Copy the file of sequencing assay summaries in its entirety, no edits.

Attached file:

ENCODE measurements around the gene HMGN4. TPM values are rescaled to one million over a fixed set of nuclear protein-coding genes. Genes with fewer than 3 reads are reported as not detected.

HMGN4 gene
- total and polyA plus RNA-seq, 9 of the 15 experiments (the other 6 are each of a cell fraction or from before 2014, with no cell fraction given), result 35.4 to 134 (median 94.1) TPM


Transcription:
ENCODE measurements around the gene HMGN4. TPM values are rescaled to one million over a fixed set of nuclear protein-coding genes. Genes with fewer than 3 reads are reported as not detected.

HMGN4 gene
- total and polyA plus RNA-seq, 9 of the 15 experiments (the other 6 are each of a cell fraction or from before 2014, with no cell fraction given), result 35.4 to 134 (median 94.1) TPM